Learn About Quality Monitoring for Call Centers

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Companies invest large sums of money in their call centers so they want to make sure that they are operating as effectively as possible and that the customers are satisfied with the speed and quality of the service they receive. They do this through quality monitoring of the call centers and their employees.

The majority of these facilities with dedicated equipment and staff respond to incoming calls, but some make outgoing sales calls. The incoming call centers also handle sales calls but also are used for customer service and customer support. If you purchase a product or service from a large company, or if you need help with that product, you will most likely deal with a customer service representative at a call center. These call center agents are often the "face" of the company to its customers.

Purposes Of Call Center Monitoring

Call center managers monitor call centers with respect to performance and to quality and set Key Performance Indicator (KPI) metrics for them. Performance issues include metrics like how quickly the caller can reach a call center and how quickly they can reach an agent, how quickly their issue can be resolved and the call closed, and how long they wait on hold during a call. These metrics are typically measured by an Automatic Call Distributor (ACD) phone system and are discussed elsewhere. Quality issues that call center managers set KPI metrics for include agent courtesy and ability to follow procedures.

These are typically measured by call center quality monitoring programs and these are explained in detail below.

Call Center Quality Monitoring

Most call center quality monitoring is done by people rather than software. Speech recognition software is improving but has not yet reached the point where it is preferred over human monitors.

Some companies set up their call centers without including a quality monitoring program. This is short-sighted. The information captured by the metrics of a call center monitoring program is essential to the cost-effective operation of the call center and the capturing of vital customer feedback on quality, performance, and service.

Quality Monitoring Choices

A company has to decide whether to monitor the quality performance of their call center representatives using their own staff or hiring an outside firm to do the monitoring. Even when a company has an internal Quality Department to supplement the team managers in the call center it is preferable to hire a third-party firm to do quality monitoring. This outside monitoring provides additional data that the team managers just don't have the time to produce.

An outside firm doing the quality monitoring of your call center is preferred because the outside firm is perceived as more objective, they are specialists, they provide the staffing to capture statistically significant measurements quicker, and they bring a third-party perspective.

  • Objectivity - when the monitoring is done by an internal quality group or by the team leader, the call center representatives wonder whether the score they receive from that company member might be biased by other interactions within the company. They worry, for example, that the quality monitor might give them lower marks because of the disagreement they had in the lunch room last week. Or that their supervisor has favorites to whom he or she gives higher marks. When the monitoring and grading are done by anonymous outsiders, none of those possible biases influence the scores.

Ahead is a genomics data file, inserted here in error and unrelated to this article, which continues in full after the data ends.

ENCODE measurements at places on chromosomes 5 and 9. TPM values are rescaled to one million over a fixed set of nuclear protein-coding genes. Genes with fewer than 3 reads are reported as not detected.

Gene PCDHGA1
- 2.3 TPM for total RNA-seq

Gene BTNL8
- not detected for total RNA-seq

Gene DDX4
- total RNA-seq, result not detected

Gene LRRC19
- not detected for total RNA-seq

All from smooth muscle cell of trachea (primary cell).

• Faster - when the supervisors are responsible for monitoring the calls their employees take, they often monitor as few as two or three calls a month. An outside quality monitoring firm is able to meet service level agreements (SLA) that monitor four to eight calls per employee each week. This produces more accurate metrics more quickly.
  • Perspective - an outside firm often can provide insight into the underlying issues and problems that the quality monitoring reveals that the internal quality team can't see because they are too close to the problems.

    Quality Monitoring Process

    1. Develop a "scorecard" that will be used to measure the subjective metrics, such as customer courtesy. Make sure you get input from all stakeholders, including the employees who will be handling the calls.
    2. Listen to the calls. Typically the calls are recorded in case there is any difference of opinion on the scoring or to reinforce training points. The quality monitor can listen to the calls live, as they happen, or listen later to the recorded calls. The former is preferred.
    3. Score the call based on the scorecard developed at the beginning of the program. These scores are then made available to the company management to see if they are meeting their goals (KPI) and so they can take appropriate action.
    1. Data analysis of the scores tells management how well they are doing, what's going well, and where further training is needed. It also can highlight where changes need to be made to the scripts the sales team follows or to the procedures the service team uses. Done right, it provides excellent information on the "Voice of the Customer" that is critical to the company's customer satisfaction program.
    2. Select a sample of calls to use to calibrate your scoring. Everyone involved in scoring needs to periodically evaluate the same call and compare scores to make sure scoring is standardized.

      Bottom Line

      By monitoring a statistically significant number of calls, scoring them against a calibrated scorecard, and providing those data to everyone involved, a company can maximize the value of its call center and call center employees.